Defying gloom, Ferrari sees strong demand for luxury cars

Nov 2, 2022

By Giulio Piovaccari and Keith Weir

MILAN (Reuters) -Ferrari said it was confident about its prospects for this year and the next as demand for its luxury cars as well its pricing power remain strong despite broader economic worries in many of its main markets.

The Italian carmaker said orders for its new 390,000 euro ($385,000) Purosangue four-seater had outstripped even its most ambitious expectations. It has also pushed up prices by mid-single digit levels on its existing models to offset the impact of inflation.

Presenting third quarter results to analysts, Chief Executive Benedetto Vigna acknowledged the current macroeconomic scenario was bringing “new challenges on a global scale” both for Ferrari and its partners. But there were still plenty of wealthy buyers out there.

“We are also very positive for the next year. This is thanks to the order book that we have, that is spanning all the products we have as well as all the regions,” Vigna said.

“With the exception of a few models, our entire range is sold out.”

The company on Wednesday also raised forecasts for its full year 2022 results, including for core earnings, though it struck a more cautious note on margins.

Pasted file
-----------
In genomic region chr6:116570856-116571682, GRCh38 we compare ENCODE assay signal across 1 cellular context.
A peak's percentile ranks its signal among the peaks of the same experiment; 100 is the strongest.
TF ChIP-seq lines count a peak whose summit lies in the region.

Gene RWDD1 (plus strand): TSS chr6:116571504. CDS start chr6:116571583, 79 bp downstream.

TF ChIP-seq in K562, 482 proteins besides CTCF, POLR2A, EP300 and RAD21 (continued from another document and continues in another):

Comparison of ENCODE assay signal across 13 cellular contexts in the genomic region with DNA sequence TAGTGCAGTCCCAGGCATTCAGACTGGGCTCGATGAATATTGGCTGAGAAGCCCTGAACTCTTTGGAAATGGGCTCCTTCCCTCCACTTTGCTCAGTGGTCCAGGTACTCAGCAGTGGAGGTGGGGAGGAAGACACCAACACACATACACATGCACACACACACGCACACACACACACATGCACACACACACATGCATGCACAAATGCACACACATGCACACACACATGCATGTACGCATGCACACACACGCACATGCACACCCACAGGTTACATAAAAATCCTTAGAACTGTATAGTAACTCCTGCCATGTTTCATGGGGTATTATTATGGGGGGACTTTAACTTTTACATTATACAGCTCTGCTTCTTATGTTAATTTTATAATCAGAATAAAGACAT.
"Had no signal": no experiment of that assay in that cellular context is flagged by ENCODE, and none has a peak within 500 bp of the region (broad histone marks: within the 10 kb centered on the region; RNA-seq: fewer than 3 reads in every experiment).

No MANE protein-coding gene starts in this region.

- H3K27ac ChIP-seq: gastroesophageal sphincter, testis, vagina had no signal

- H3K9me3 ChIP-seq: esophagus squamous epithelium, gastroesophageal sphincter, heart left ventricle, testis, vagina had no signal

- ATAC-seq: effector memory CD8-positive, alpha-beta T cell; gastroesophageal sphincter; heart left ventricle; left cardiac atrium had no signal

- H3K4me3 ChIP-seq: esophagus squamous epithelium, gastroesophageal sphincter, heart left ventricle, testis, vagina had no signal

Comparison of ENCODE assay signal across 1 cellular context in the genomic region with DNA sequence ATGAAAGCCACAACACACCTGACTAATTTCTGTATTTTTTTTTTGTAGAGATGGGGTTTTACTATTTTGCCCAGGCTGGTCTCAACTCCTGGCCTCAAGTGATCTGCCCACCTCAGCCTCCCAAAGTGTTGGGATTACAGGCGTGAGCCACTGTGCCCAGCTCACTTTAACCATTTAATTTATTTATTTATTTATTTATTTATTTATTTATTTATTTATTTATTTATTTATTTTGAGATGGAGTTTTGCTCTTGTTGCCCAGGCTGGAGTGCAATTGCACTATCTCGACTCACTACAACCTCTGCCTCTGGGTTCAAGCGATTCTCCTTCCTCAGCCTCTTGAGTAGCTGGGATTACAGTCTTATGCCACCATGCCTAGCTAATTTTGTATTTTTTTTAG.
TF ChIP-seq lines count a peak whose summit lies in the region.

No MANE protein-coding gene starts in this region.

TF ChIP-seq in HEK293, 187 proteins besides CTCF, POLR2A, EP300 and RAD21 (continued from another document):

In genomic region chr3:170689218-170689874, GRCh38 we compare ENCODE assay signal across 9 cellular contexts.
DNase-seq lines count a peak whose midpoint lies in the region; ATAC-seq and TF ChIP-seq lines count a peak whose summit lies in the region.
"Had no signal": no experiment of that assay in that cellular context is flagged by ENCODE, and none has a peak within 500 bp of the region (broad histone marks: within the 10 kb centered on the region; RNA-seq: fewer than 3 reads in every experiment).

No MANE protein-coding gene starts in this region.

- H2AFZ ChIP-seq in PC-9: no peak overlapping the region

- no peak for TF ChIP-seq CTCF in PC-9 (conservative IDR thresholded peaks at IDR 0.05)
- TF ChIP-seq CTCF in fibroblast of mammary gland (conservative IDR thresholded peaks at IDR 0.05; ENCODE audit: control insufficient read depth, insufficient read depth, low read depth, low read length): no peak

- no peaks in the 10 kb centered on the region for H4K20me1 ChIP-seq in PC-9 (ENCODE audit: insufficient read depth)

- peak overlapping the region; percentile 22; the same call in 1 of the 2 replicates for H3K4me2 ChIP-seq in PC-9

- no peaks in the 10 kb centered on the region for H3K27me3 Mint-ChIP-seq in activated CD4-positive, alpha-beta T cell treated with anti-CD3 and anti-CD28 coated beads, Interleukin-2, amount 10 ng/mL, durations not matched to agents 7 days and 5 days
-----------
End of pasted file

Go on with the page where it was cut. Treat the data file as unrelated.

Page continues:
Milan listed shares in the company fell as much as 3.5%, after results were released, as investors – who had been expecting the improved outlook – held back after a 7% rally in shares since mid-October. By 1550 GMT they were down 1.3%.

Analysts at Morgan Stanley said in a note that “full year 2023 should see tailwinds from volume, price/mix and forex.”

A double digit growth in shipments helped Ferrari beat expectations in the third quarter, with its adjusted core earnings rising 17% to 435 million euros.

With a 73% increase, the China, Hong Kong and Taiwan region scored the largest shipment growth in the quarter.

Shipments rose in all regions except in EMEA in the July-September period, driven by the ramp-up phase of the six-cylinder hybrid 296 GTB and of the 12-cylinder limited series 812 Competizione model.

Industrial costs and research and development expenses weighed for an additional 34 million euros on Ferrari’s quarterly core result, mainly due to higher depreciation and amortization and cost inflation.

The price mix also weighed, while foreign exchanges, including hedging contracts, had a positive effect.

Ferrari now forecasts its adjusted earnings before interest, tax, depreciation and amortization (EBITDA) to grow over 1.73 billion euros this year, versus a previous estimate of between 1.70-1.73 billion euros.

Margin on adjusted EBITDA was now seen at around 35% for this year, versus a previous guidance of over 35%.

($1 = 1.0128 euros)

(Writing by Giulio Piovaccari; editing by Jonathan Oatis, Angus MacSwan and Deepa Babington)


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